Tuesday, 2 September 2014

What a way to end!!!

Today is our last day, tomorrow we start our journey back to the UK. Two flights will get us to Heathrow and then I have a 6hr coach trip and arrive in Carmarthen in South West Wales at approximately 1.00am on Thursday morning, it's going to be a long day!

Weather today was great as forecasted for a change. Catching conditions were perfect and we were not disappointed. It turned out to be the best day of our visit to Norway. In total we caught and processed 404 birds over 19 species. I have been banging on about Meadow Pipits for the last 2 weeks and today we had in total 243 birds followed by Common Redpoll and Reed Bunting. Two new birds for me, an Arctic Redpoll which is one of five caught during our visit and a Merlin which is one of two caught, again during our visit. In total I have ringed and processed 12 new species.

Siberian Tits are fairly common in the Finnmark area of Norway their heads are quite distinctive but there is a similarity to the Willow Tit.

For information they occasionally hybridise with Willow Tits.

The Merlin has been quite common all week, taking an interest in our ringing activities. We have had days where we have had two flying around together. Dave was good enough to let me ring it knowing it was a first for me.

As usual with Raptors care has to be taken when handling, especially the claws which can very easily draw blood from an unwary ringer. Stunning birds but ferocious killers if you are a small bird!!

Garden Warbler, the only one during our visit. Three were caught last year and none in 2012

Below are the final figures for the number of species caught and the total number of birds processed. Today it was 404 birds and was the most productive day overall with A garden Warbler to add to the species list and two new ringing ticks for me. The title of this blog sums it up very well.

Ringed Plover
Curlew Sandpiper
Little Stint
Meadow Pipit
Red Throated Pipit
White Wagtail
Barred Warbler
Garden Warbler
Sedge Warbler
Willow Warbler
Pied Flycatcher
Great Tit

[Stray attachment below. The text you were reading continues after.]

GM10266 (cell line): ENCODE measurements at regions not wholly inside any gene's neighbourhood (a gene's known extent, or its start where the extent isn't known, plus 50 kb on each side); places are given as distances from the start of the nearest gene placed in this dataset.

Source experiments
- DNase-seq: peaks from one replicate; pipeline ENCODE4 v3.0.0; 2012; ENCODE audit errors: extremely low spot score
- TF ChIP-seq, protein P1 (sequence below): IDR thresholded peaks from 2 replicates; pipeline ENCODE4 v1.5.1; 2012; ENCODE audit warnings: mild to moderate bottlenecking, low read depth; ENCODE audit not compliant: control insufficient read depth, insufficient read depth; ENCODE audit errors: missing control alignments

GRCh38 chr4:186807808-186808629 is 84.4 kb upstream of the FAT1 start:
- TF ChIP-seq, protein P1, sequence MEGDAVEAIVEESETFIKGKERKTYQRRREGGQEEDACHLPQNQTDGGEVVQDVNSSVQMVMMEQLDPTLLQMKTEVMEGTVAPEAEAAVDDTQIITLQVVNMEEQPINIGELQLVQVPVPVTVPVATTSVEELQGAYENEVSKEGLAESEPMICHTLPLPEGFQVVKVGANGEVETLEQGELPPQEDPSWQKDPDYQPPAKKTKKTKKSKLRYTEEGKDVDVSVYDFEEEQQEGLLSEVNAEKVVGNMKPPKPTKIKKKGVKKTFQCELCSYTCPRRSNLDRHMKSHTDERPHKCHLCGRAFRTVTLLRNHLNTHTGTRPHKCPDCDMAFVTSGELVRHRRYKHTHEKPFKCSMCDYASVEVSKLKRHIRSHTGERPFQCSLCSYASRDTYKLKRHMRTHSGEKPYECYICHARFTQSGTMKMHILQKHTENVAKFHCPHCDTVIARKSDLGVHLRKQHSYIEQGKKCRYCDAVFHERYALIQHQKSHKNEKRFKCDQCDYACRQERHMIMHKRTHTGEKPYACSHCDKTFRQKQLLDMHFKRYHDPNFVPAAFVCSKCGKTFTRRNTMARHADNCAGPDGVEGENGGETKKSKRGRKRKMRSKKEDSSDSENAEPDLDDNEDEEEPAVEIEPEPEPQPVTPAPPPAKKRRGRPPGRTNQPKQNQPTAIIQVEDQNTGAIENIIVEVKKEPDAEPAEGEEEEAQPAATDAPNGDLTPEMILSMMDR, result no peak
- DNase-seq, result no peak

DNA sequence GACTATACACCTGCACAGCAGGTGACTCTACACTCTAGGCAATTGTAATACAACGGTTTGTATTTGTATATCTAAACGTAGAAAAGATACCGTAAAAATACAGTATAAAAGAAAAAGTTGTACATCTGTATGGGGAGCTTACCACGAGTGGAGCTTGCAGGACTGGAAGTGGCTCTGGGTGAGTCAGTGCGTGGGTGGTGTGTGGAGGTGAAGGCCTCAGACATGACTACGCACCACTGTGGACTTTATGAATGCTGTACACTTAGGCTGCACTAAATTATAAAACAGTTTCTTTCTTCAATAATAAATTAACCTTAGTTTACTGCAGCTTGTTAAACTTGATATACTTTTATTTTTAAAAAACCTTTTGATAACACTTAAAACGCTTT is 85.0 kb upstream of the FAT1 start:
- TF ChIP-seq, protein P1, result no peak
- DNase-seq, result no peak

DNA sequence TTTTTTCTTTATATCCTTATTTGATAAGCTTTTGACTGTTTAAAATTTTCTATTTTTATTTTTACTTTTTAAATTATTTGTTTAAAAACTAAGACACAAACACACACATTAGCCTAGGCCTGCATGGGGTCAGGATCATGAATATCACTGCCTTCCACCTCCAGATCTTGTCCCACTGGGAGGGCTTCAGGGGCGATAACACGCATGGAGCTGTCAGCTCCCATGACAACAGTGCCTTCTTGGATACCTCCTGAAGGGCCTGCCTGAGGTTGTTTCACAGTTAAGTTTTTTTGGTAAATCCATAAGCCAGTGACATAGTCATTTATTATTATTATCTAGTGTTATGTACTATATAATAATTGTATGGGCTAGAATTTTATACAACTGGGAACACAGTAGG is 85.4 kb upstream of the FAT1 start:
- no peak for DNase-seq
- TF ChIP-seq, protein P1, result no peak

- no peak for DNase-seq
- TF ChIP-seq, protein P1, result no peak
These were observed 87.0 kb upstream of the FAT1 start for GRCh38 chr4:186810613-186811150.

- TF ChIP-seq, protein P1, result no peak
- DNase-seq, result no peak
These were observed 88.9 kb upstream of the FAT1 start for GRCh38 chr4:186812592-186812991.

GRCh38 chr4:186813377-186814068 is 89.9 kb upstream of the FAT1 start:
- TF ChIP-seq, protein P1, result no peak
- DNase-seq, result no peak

Blue Tit
Willow Tit
Siberian Tit
House Sparrow
Common Redpoll
Arctic Redpoll
Reed Bunting
Little Bunting
Lapland Bunting

Total Species 33
Total Processed 3369

I have enjoyed the 2 weeks I have spent in this beautiful part of the world. Both the bird ringing and bird watching has been excellent and hope there will be opportunities to return again sometime soon.

I also have enjoyed the company of Colin M, Dave C, Colin H, Stu and Sara B. We all got on well and never a crossed word.

See http://varangerringing.blogspot.co.uk for further information.

Monday, 1 September 2014

Whoa Black Belly (bam-ba-lam)

Why is it the weather forecasters can never get it right. Even when different forecasters agree it is still wrong. This morning was supposed to be 4 degrees C and calm. Instead it was 2 degrees C with ice on the grass in some areas with wind that at times was gusty and we were wondering whether to furl the nets or not. They didn't even tell us we were actually going to see the aura borealis.
Whilst bird numbers coming to the nets were down on previous days we still managed 182 birds with a nice mix of species including Little Stint, Dunlin and Redstart. The school children also arrived and Colin will expand on that on the Varanger Blog. I put the nets up in the garden this evening after spending the afternoon as tourists and only had two more Redpoll.

This Repoll is a youngster just like any other which was ringed today. It is interesting to see the other picture below.

It has this black wedge of feathers on its lower belly. The first I have ever seen. Colin H who is part of the team here told me after seeing this bird he has ringed a couple like it as well, in the last week. It is as big as the black belly of a male Great Tit. Could this possibly be a sub-species? If there is any reader out there that can give me information on this please do make contact.

As part of our tourist activities today we drove East and then North to Varso about 130km from Nesseby. It is an area of Tundra and is at Latitude 70.3 N, Longitude 31.1 East. We spent a couple of hours in this very remote area and took this picture of the crane with a Stellers Eider painted on the side. Stellers Eiders and King Eiders are regularly seen in this area during the winter period and the area is very popular with bird watchers.

Tomorrow is our last day ringing here in this amazing friendly country. We have had a lot of birds, eaten some great food and drank a few beers from the Northern most brewery in the world aptly called "Arctic". We have met some really nice people who have be exceptionally kind and friendly and very interested in our ringing activities. Colin has been to a school to talk about the ringing with the pupils and teachers and we have had two school visits which went well. The geography of the country is also beautiful, rugged in places which gives it that magic. I hope it is not long before I can visit here again.
It is forecasted to be warmer tomorrow morning at 6 degrees C, light wind and sunny, we wait and see.
Further information at http://varangerringing.blogspot.co.uk